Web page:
U.S. makes Iraq War a training template for all commands

Friday, August 8, 2003

The United States plans to capitalize on its experience in the war in Iraq to increase training and coordination between all commands in the Middle East.

The Defense Department plans to enhance cooperation between U.S. military units in the Middle East to ensure a more effective response to regional crises. The Pentagon also plans to duplicate the coordination in the Middle East in other regions in which U.S. forces are based.

Officials said the cooperation will include joint training with allies that want to help the United States in military operations and peacekeeping missions in the Middle East and other regions. The United States will be joined by several European and Asian states in Iraq.

[On Thursday, nine people were killed and 30 were injured when a truck bomb exploded in front of the Jordanian embassy in Baghdad, Middle East Newsline reported. Scores of Iraqis then rampaged and looted the embassy.]

Defense Undersecretary for Readiness Paul Mayberry told a conference sponsored by the National Training Systems Association and the U.S. Joint Forces Command that the Pentagon has made joint training a priority. He said the war in Iraq brought together such commands as Central Command, Army Forces Central Command and Allied Forces Central Europe which worked together despite operating in different parts of the Middle East region.

"You had forces deploying from all over the continental United States, coming from Camp Pendleton, coming from the East Coast, coming out of Europe," Mayberry said on July 10. "These forces had never trained together before, all to be able to perform in a theatre in synchronized joint coordinated coalitional effort."

Mayberry said the Pentagon will advance what he termed Joint National Training Capability. He said the Pentagon plans to spend $1.2 billion between 2004 and 2009 on the program.

"We prepare and train for war just as we fight, and that is jointly," Mayberry said. "We cannot expose the individuals in our military forces for the first time in combat what they have not been enabled to rigorously prepare for in training. We fight as a joint team, therefore we must train in an appropriate joint context."

U.S. Joint Forces Command, located in Norfolk, Va., is the lead agency for developing and managing the joint training capability. Mayberry said the command will be based on four pillars.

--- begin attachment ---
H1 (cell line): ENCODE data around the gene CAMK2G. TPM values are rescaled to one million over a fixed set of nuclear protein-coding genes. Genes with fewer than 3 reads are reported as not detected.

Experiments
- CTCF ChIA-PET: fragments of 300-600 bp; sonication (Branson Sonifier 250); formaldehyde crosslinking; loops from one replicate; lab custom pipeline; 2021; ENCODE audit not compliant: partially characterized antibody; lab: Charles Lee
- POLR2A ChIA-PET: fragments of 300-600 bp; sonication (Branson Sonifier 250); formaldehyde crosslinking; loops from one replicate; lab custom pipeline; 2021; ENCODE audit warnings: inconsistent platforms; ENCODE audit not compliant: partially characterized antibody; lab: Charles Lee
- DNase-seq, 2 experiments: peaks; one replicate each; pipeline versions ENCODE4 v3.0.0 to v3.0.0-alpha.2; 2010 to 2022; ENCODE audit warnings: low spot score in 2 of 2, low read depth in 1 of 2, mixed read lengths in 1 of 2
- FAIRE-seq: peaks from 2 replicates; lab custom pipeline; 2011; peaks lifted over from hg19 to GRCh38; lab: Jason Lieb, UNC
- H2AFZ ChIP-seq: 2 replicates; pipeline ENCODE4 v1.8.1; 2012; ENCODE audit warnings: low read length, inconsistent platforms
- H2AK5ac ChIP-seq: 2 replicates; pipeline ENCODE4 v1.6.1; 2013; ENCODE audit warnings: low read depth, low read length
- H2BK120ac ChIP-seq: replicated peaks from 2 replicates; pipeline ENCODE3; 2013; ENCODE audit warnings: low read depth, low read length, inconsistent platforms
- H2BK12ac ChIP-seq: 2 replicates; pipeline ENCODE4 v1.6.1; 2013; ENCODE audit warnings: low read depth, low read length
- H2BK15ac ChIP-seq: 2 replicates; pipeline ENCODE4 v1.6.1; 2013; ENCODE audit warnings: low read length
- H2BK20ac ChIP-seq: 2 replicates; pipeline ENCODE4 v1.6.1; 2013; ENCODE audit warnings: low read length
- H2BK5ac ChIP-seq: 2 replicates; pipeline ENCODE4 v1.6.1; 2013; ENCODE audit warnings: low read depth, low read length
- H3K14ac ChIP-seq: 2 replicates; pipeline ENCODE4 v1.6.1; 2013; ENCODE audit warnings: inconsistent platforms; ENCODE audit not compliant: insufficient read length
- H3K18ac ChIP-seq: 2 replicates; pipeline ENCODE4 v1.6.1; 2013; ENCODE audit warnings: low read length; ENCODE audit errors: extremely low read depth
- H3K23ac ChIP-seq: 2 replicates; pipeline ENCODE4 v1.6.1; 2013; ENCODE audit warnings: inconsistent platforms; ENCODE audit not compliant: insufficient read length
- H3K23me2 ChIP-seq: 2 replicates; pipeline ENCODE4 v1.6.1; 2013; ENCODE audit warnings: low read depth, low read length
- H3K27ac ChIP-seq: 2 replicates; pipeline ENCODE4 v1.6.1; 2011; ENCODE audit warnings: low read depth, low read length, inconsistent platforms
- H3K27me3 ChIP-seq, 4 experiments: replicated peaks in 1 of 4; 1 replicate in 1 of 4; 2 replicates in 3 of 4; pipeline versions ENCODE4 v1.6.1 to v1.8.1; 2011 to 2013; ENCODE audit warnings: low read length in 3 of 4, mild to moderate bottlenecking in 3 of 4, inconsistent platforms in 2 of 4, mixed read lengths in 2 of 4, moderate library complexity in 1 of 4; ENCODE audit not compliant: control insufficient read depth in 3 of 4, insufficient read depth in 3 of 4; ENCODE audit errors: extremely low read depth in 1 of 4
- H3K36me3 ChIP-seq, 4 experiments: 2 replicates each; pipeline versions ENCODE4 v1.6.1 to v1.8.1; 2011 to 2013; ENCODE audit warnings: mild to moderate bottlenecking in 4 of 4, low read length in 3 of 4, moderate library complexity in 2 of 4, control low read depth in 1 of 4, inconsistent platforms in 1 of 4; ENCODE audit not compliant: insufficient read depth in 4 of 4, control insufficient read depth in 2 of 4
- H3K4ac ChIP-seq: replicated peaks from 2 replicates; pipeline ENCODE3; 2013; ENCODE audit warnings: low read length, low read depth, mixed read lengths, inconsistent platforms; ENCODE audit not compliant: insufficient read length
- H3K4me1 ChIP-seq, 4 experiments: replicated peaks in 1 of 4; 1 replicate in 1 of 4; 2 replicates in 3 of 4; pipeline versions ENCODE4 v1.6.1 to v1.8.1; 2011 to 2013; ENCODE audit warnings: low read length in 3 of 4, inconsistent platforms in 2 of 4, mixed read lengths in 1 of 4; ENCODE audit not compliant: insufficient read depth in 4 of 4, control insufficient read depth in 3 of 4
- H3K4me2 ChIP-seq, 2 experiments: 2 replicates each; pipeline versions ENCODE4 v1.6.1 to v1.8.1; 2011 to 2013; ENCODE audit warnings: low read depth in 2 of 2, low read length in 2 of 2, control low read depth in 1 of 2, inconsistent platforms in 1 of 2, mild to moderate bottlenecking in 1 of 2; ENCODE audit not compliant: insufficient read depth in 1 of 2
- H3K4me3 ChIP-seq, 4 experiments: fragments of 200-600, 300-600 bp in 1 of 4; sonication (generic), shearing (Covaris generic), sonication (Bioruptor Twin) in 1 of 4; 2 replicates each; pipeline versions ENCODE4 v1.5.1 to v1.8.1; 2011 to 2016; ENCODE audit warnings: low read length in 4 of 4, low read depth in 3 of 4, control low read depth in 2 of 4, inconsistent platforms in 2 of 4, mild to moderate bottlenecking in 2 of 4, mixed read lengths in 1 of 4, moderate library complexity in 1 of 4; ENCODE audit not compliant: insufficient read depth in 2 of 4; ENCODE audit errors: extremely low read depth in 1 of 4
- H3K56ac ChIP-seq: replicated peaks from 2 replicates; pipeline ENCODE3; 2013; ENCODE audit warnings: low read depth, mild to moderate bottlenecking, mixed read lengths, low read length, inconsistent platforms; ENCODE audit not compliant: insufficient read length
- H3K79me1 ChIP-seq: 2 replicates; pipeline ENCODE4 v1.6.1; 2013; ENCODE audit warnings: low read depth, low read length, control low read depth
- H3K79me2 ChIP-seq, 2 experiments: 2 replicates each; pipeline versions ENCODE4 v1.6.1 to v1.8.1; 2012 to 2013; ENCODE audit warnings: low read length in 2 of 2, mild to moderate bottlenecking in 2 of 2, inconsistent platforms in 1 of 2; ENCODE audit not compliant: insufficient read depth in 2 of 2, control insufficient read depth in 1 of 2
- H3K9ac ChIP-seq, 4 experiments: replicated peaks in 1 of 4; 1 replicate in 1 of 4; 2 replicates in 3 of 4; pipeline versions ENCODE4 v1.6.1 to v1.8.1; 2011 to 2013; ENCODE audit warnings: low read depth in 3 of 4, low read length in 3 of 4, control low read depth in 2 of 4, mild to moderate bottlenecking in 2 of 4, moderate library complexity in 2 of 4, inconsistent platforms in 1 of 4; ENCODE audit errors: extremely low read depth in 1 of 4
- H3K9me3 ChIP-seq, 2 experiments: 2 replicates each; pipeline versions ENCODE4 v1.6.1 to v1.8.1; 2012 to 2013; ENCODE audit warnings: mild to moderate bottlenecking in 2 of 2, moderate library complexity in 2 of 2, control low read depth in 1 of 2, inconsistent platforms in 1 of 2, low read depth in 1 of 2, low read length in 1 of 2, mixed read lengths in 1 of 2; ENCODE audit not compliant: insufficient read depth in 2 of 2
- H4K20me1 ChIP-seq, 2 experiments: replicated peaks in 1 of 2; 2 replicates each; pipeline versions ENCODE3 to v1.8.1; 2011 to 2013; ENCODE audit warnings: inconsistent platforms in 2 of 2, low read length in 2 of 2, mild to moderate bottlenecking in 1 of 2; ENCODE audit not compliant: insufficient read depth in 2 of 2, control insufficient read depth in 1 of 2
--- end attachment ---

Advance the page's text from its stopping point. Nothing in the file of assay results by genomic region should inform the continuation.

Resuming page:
They are a globally networked training environment, seamlessly linking ranges and simulation centers; the ability to stand up an opposing force and joint task force functional headquarters, supporting live, virtual and constructive components; the ability to continuously assess interoperability performance in the field; and seamless accommodation of both interagency and coalition requirements.

"Our forces are dispersed, they will always be dispersed," Mayberry said. "And therefore we must adjust our joint training to be able to be so distributed, to be able to be deployed where our forces are that they can be linked together and train on an ongoing basis."

The Joint Forces Command will also examine training for coalition forces in Iraq and other regions, officials said. They said such training will increase interoperability as well as the effectiveness of joint operations and communications.

"Whatever this capability that is developed, it is going to have to have connectivity; its going to have to be deployable; its going to have to go where our forces are, as well as where our partners are, and be able to train on an ongoing basis," Mayberry said.

Officials said the Pentagon seeks to recruit contractors to discuss projects that will help improve joint training programs. They include the development of technology that will allow two forces in different regions to train under one standard through electronic links.

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